David Crosby kicks off tour with musical history lesson at Pantages

David Crosby

David Crosby Photo provided by the artist

David Crosby has been making up for lost time.

The first five decades of Crosby’s career saw the release of as many arrest reports as solo albums (three), but the singer/guitarist has put out four records of his own in the past five years, and he’s been just as busy on the road. The 77-year-old hippie legend, who has performed over 200 concerts in that short span, kicked off his Sky Trails 2019 Tour at Minneapolis’ Pantages Theatre Friday night.

The two-hour, 18-song set was a musical history lesson, spanning Crosby’s career from the jangly pop songs he made with the Byrds in his 20s to his time with folk supergroup Crosby, Stills, Nash & Young and the adventurous numbers he made as a member of jazz-rock trio CPR near the turn of the millennium.

Curiously, Crosby called upon his solo material the least, only playing one song from 1971’s If I Could Only Remember My Name (a hymn-like “What Are Their Names”), the title track from 1993’s Thousand Roads, and the world debut of a yet-to-be-released tune called “I Think I.” Instead, he shared the onstage wealth with his five-piece backing band, giving plenty of solos to eldest son/keyboardist James Raymond and guitarist Jeff Pavor (they rounded out CPR’s lineup) and lending bassist Michelle Willis the mic for her own original, “Janet.”

That left ample room for Crosby’s best-known work, the songs he made with sometimes-pals Stephen Stills, Graham Nash, and Neil Young. He played five of CSN’s biggest hits (including a barn-burning take on “Wooden Ships” and a haunting “Guinnevere”), in addition to four more songs from when Young joined the band (a fiery “Déjà Vu” took the show into intermission) and two more he made as one half of Crosby & Nash (“Homeward Through the Haze” was one of the night’s highlights).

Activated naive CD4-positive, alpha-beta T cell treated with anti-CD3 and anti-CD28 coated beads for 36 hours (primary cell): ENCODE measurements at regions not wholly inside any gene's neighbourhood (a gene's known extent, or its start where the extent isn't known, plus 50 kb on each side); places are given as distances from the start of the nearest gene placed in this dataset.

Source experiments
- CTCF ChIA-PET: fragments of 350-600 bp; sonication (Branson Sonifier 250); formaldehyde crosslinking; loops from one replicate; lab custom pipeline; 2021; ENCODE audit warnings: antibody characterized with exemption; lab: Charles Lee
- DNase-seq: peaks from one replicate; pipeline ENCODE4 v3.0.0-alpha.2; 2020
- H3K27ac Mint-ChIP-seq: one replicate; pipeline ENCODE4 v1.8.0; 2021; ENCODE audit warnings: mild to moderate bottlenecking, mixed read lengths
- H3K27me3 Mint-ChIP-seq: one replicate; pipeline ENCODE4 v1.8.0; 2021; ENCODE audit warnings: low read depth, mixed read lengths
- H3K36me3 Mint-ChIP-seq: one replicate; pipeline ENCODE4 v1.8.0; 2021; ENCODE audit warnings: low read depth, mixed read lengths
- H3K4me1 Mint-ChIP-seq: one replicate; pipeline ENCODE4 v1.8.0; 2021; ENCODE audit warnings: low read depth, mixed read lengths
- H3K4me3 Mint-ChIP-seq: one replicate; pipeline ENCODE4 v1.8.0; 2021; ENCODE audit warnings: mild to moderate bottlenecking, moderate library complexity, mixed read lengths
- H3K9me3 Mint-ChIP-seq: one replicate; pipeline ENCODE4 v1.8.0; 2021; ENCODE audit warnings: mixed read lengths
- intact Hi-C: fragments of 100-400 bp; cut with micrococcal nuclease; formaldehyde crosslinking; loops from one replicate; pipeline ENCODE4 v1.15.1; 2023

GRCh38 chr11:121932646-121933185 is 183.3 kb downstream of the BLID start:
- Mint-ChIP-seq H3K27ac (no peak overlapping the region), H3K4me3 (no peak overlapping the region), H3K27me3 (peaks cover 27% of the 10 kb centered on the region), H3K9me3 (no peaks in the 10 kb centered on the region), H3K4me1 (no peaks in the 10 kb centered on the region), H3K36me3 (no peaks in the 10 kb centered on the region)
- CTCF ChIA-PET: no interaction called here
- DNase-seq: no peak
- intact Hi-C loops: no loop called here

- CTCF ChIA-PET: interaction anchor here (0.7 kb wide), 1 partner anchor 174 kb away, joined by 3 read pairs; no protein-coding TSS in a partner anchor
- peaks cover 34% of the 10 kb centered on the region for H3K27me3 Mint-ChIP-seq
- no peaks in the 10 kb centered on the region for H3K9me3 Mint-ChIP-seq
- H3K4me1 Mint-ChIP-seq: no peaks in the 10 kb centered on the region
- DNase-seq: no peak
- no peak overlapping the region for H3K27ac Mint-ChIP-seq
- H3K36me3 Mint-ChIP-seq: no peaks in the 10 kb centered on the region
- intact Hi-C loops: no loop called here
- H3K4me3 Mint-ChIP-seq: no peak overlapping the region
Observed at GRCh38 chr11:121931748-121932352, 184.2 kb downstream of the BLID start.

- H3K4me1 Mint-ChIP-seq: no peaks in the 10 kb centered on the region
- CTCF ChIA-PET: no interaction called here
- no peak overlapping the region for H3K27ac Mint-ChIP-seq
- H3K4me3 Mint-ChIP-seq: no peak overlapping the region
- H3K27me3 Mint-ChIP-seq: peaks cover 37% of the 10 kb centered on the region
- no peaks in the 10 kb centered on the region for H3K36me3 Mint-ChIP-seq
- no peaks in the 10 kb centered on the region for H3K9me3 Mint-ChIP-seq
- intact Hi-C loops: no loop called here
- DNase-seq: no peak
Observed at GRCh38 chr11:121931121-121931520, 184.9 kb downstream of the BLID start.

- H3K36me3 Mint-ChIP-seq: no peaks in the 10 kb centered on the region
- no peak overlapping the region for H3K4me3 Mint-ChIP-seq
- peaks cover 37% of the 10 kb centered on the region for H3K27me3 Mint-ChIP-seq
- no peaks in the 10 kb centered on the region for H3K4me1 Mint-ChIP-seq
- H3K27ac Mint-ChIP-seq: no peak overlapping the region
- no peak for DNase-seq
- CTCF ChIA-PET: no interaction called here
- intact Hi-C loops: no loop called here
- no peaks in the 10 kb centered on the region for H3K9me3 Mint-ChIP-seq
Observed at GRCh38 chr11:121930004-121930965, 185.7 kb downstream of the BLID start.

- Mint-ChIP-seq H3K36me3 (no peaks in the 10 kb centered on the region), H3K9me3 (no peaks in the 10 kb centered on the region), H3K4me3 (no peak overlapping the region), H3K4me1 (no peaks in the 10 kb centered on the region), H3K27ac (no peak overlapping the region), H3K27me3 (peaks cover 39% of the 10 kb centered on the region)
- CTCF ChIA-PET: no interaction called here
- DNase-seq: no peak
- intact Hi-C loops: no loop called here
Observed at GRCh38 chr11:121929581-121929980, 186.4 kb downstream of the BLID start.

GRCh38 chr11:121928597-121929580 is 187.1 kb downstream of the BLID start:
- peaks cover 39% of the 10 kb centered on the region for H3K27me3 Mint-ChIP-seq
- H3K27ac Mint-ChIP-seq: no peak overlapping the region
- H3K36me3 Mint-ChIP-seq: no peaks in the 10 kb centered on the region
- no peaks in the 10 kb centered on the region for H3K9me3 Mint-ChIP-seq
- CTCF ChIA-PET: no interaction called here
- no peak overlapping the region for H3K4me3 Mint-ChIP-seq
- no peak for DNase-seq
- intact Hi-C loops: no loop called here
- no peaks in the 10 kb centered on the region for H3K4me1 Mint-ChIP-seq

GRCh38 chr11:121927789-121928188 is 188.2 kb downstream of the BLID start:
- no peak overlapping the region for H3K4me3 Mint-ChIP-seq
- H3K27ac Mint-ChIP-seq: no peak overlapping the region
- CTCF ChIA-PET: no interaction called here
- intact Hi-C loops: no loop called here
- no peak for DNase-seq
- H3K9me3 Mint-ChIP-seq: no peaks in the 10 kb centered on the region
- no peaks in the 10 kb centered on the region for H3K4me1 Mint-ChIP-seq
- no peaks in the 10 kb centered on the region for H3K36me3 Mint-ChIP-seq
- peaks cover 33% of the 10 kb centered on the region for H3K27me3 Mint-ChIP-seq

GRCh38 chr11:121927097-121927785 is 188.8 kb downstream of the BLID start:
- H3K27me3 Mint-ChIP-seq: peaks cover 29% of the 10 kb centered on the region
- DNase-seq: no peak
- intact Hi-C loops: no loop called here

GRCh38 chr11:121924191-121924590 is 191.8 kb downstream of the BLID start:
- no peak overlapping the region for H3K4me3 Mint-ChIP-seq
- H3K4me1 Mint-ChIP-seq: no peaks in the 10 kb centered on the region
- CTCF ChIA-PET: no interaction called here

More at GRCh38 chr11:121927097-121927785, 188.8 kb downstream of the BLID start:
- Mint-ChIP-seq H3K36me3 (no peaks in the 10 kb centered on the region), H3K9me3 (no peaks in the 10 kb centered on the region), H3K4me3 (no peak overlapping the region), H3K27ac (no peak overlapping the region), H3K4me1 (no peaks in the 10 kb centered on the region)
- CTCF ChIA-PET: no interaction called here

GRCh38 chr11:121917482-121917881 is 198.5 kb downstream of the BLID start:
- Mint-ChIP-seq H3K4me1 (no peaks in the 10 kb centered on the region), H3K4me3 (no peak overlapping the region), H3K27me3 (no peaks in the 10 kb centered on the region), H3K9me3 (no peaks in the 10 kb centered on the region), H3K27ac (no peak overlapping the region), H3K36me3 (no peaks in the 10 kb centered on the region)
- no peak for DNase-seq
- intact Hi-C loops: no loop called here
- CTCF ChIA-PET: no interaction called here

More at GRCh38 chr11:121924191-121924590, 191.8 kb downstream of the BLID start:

The twice-over Rock and Roll Hall of Famer also proved he had the stories to back up his songbook. He prefaced a beautiful rendition of the 1982 CSN track “Delta” with the fascinating, star-studded tale of how Jackson Browne physically forced Crosby, who spent nine months in jail on drug charges that same year, to sit at a piano at Warren Zevon’s house and finish writing the song before he went for another fix. “It’s not the age that makes me look decrepit,” joked the man with a famously bushy mustache and frazzled hair. “It’s the pot.”

Gray hair aside, Crosby actually appeared as ageless as ever at the Pantages, and his voice carried the tunes like it was 1974. The vitality and defiance still present in the show’s final two numbers, CSNY’s “Almost Cut My Hair” and “Ohio,” suggested that, as Crosby heads into his seventh decade of rocking, he’s far from finished.

Overheard in the crowd: When one audience member requested “Wooden Ships” early in the show, Crosby asked him, “Do you really think you’re gonna get through a whole concert of mine and we won’t play that?” Later, when someone else in the crowd called out for “Almost Cut My Hair,” Crosby jokingly suggested he wasn’t going to play that song just to spite him, then addressed everyone else: “I can fuck with him, right?”

In My Dreams
Naked in the Rain
Thousand Roads
At the Edge
Long Time Gone
Déjà Vu
The Lee Shore
I Think I
Homeward Through the Haze
What Are Their Names
Eight Miles High
Wooden Ships
Almost Cut My Hair